PPN 01/21 – Procurement in an Emergency


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On 4th February, the Cabinet Office published its first procurement policy note of 2021. PPN 01/21: Procurement in an Emergency reminds contracting authorities of the options available to them when undertaking procurements in an emergency.

Broadly speaking, PPN 01/21 doesn't produce anything too surprising, and is a reminder of the tools that are already at contracting authorities' disposal (and largely builds on what was set out at the beginning of last year in PPN 01/20 (Responding to Covid-19)). The PPN has immediate effect, and applies to all contracting authorities (including central government departments, executive agencies, non-departmental public bodies, local authorities, NHS bodies and the wider public sector).

PPN 01/21 provides a useful recap of the various options to be considered when procuring in an emergency, including:

  • awarding a call-off contract under an existing framework agreement or dynamic purchasing system;
  • making use of the accelerated timescales for urgent procurements under the open and restricted procedure;
  • modifying an existing public contract (including extending the duration of contracts); and
  • direct awards following the negotiated procedure without prior publication (relying on one of the justifications set out in regulation 32 of the Public Contracts Regulations 2015 (the PCR)).

In all cases, contracting authorities should ensure that the approach taken is proportionate and, particularly for direct awards, limited to what is absolutely necessary for the immediate requirements.

Of note, paragraph 7 of PPN 01/21 provides that, where required, contracting authorities should publish a contract award notice on the Find a Tender service (FTS). For modifications to existing contracts, and call-offs from existing frameworks/DPS, clients should consider whether they are still required to publish to the Official Journal of the European Union before publishing in FTS.

Given the high profile challenges to the various direct awards in responding to the Covid-19 crisis, and the recent judgment in R (on the application of the Good Law Project and others) v Secretary of State for Health and Social Care [2021] EWHC 346 (Admin), this is a timely reminder for all contracting authorities of their publication requirements under the PCR, even where a contract has been awarded without prior publication.

In addition to reminding contracting authorities of the routes to procuring in an emergency, PPN 01/21 sets out a few interesting points of note.

Firstly, PPN 01/21 specifically sets out that when a contracting authority makes use of the negotiated procedure without prior publication "even though not required by regulation 32(2)(c), contracting authorities should consider some form of advertisement, running an informal competition and/or undertaking due diligence on the supplier market before making a direct award".

The rationale behind this message is that this approach might secure better value for money, and would allow the contracting authority to hold discussions with more than one supplier. There is some tension here between the idea of running some form of competition and being able to deliver a contract quickly in an emergency, and contracting authorities will need to weigh up, on a case-by-case basis, whether such a competition undermines the justification for relying on the negotiated procedure without prior publication (for example, if such a competition is run, could the truncated timescales for the accelerated open/restricted procedure have been adopted instead?).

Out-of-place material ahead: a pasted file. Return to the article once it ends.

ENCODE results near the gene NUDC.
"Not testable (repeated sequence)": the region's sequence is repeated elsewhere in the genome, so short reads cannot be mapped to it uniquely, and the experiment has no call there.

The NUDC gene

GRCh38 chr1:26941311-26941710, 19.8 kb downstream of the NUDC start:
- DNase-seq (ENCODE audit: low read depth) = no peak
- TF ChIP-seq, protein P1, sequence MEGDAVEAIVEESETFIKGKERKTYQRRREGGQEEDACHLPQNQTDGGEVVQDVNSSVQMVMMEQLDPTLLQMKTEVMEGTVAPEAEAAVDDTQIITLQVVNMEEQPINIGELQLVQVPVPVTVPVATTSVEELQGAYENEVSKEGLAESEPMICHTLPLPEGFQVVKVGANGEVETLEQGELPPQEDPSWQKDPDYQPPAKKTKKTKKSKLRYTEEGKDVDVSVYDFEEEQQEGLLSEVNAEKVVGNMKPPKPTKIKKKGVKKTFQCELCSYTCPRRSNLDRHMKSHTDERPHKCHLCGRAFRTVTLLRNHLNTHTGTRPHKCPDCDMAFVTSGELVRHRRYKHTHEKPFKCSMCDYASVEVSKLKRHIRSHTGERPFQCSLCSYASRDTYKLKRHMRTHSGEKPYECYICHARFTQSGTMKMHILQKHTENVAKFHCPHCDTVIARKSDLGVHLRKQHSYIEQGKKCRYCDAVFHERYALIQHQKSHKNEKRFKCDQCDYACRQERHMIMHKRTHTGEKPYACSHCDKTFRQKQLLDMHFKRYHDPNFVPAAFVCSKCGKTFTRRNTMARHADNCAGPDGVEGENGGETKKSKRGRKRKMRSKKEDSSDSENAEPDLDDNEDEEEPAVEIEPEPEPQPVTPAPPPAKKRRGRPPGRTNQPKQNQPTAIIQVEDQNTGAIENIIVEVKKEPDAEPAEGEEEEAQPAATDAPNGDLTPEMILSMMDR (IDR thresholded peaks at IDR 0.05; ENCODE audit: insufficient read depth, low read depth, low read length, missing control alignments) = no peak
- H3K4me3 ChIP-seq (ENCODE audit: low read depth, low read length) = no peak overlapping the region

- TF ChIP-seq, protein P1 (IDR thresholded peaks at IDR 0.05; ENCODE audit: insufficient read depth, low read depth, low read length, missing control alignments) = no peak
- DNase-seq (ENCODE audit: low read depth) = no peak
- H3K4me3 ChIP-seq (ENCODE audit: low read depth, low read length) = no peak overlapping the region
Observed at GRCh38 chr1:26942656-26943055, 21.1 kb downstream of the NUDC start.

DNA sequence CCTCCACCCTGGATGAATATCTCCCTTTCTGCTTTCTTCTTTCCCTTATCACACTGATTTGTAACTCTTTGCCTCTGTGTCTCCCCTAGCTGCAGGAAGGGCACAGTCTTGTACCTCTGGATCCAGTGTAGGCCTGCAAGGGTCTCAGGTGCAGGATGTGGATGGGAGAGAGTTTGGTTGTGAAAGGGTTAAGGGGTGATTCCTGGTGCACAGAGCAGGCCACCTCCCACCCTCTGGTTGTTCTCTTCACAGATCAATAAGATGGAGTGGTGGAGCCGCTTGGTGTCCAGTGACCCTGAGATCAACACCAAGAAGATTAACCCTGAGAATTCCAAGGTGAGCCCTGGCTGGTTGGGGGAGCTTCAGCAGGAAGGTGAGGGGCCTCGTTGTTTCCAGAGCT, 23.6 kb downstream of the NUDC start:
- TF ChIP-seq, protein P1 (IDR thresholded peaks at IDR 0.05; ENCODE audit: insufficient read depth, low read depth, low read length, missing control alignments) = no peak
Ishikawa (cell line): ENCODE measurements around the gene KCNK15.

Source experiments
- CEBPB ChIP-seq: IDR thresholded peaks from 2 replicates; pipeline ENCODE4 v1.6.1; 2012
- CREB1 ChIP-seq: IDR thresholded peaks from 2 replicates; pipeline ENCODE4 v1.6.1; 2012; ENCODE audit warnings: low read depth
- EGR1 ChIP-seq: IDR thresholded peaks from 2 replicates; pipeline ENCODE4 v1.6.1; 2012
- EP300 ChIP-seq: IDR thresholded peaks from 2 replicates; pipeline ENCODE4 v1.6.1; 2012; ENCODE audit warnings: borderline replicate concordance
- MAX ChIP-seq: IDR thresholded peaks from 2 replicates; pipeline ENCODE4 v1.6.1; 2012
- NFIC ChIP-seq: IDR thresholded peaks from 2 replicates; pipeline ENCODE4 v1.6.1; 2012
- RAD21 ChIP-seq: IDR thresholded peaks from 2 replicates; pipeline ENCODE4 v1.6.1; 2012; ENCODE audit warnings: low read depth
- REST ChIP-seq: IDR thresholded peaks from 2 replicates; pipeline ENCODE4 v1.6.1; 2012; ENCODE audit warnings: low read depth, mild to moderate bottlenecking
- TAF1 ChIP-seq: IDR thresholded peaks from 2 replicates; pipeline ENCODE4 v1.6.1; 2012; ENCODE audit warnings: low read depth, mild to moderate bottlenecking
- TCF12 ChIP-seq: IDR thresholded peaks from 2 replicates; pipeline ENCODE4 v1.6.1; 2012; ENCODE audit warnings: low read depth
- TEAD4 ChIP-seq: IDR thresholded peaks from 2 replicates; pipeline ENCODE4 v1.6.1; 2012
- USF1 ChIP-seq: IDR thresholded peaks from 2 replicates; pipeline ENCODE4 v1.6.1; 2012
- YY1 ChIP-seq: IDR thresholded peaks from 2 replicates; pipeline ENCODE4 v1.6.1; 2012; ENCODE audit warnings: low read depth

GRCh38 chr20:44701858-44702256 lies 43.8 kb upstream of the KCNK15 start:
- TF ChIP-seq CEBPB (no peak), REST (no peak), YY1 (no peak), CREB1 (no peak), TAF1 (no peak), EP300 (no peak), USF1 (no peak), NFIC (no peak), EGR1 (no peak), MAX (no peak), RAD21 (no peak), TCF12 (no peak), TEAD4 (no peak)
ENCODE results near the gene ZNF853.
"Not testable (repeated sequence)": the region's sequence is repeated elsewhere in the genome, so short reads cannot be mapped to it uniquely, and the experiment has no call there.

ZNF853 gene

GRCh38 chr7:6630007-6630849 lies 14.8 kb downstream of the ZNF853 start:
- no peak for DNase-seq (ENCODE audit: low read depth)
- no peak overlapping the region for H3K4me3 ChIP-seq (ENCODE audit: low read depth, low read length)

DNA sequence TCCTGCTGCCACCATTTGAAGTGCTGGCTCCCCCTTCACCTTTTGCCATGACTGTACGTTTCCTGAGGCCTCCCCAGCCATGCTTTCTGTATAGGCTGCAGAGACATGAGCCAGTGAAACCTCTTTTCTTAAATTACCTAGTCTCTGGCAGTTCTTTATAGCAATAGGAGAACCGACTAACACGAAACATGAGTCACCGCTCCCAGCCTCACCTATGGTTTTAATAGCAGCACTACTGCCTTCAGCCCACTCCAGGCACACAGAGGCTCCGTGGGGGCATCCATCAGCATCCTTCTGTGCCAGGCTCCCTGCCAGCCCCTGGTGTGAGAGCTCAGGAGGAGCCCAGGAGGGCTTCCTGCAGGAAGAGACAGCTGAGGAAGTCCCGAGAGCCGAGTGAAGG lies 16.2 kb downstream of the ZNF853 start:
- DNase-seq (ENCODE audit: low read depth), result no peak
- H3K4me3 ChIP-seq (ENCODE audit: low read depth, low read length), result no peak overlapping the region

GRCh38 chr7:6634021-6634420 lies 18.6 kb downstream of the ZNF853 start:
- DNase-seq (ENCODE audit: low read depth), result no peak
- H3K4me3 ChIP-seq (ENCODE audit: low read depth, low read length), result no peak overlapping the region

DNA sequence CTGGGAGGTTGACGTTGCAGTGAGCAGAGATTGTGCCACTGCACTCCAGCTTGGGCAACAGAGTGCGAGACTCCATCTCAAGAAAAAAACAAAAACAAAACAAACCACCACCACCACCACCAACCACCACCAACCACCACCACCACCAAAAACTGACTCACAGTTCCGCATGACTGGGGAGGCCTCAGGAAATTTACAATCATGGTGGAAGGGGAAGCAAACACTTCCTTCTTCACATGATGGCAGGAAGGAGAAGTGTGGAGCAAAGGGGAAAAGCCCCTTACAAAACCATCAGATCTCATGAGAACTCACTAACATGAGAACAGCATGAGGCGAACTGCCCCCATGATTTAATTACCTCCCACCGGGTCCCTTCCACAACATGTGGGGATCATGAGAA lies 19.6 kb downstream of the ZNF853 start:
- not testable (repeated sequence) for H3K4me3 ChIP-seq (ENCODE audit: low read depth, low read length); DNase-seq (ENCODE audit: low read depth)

Secondly, PPN 01/21 recognises that, in an emergency, prices may be higher than would be expected in a regular market. With that in mind, PPN 01/21 highlights that abnormally high pricing should be approved by the appropriate commercial director before awarding a contract. Additionally, it is recommended that contracting authorities consider the inclusion of contractual mechanisms to ensure that they have the ability to secure reductions in price across the duration of the contract. Where it is not possible to secure such contractual mechanisms, the reasons for not including them in contracts (as well as the justification for awarding a contract with an abnormally high price) should be documented.

Finally, the Government has come under much criticism in recent months over the perceived "chumocracy" in the award of public contracts. Perhaps as a nod to addressing some of this commentary, PPN 01/21 sets out that contracting authorities should maintain documentation on how they have considered and managed potential conflicts of interest in the procurement process. Additionally, the PPN sets out that "particular attention should be taken to ensure award decisions are being made on the basis of relevant considerations and not personal recommendations".

Overall, the message is clear – even in cases of emergency and extreme urgency, contracting authorities should consider all procurement options and accelerated time-scales before making direct awards, and even then, proper record-keeping and ensuring value for money remain top procurement priorities.

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